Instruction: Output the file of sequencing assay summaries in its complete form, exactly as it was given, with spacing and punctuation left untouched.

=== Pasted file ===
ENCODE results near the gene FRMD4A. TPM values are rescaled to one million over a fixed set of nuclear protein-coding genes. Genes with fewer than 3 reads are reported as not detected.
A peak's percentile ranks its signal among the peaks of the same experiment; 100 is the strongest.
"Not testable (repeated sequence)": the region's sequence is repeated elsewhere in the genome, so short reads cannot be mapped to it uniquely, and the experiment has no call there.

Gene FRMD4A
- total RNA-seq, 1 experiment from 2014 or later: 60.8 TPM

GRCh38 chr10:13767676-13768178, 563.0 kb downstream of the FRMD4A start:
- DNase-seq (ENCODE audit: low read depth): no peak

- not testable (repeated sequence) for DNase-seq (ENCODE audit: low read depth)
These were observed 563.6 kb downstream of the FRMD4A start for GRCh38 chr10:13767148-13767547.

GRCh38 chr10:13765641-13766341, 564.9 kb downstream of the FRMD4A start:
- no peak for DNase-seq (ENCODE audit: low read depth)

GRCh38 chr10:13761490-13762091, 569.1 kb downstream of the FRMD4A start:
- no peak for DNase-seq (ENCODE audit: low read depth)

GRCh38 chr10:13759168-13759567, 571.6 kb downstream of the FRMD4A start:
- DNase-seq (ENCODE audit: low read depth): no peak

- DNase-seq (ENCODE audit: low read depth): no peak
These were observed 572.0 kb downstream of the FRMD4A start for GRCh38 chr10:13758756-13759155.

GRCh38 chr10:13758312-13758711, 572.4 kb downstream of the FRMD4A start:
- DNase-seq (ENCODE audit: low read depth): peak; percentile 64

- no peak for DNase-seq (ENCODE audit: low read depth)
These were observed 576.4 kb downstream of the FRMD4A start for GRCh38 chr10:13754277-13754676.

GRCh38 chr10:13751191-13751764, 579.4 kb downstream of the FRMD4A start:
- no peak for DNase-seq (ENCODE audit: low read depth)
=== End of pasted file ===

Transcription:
ENCODE results near the gene FRMD4A. TPM values are rescaled to one million over a fixed set of nuclear protein-coding genes. Genes with fewer than 3 reads are reported as not detected.
A peak's percentile ranks its signal among the peaks of the same experiment; 100 is the strongest.
"Not testable (repeated sequence)": the region's sequence is repeated elsewhere in the genome, so short reads cannot be mapped to it uniquely, and the experiment has no call there.

Gene FRMD4A
- total RNA-seq, 1 experiment from 2014 or later: 60.8 TPM

GRCh38 chr10:13767676-13768178, 563.0 kb downstream of the FRMD4A start:
- DNase-seq (ENCODE audit: low read depth): no peak

- not testable (repeated sequence) for DNase-seq (ENCODE audit: low read depth)
These were observed 563.6 kb downstream of the FRMD4A start for GRCh38 chr10:13767148-13767547.

GRCh38 chr10:13765641-13766341, 564.9 kb downstream of the FRMD4A start:
- no peak for DNase-seq (ENCODE audit: low read depth)

GRCh38 chr10:13761490-13762091, 569.1 kb downstream of the FRMD4A start:
- no peak for DNase-seq (ENCODE audit: low read depth)

GRCh38 chr10:13759168-13759567, 571.6 kb downstream of the FRMD4A start:
- DNase-seq (ENCODE audit: low read depth): no peak

- DNase-seq (ENCODE audit: low read depth): no peak
These were observed 572.0 kb downstream of the FRMD4A start for GRCh38 chr10:13758756-13759155.

GRCh38 chr10:13758312-13758711, 572.4 kb downstream of the FRMD4A start:
- DNase-seq (ENCODE audit: low read depth): peak; percentile 64

- no peak for DNase-seq (ENCODE audit: low read depth)
These were observed 576.4 kb downstream of the FRMD4A start for GRCh38 chr10:13754277-13754676.

GRCh38 chr10:13751191-13751764, 579.4 kb downstream of the FRMD4A start:
- no peak for DNase-seq (ENCODE audit: low read depth)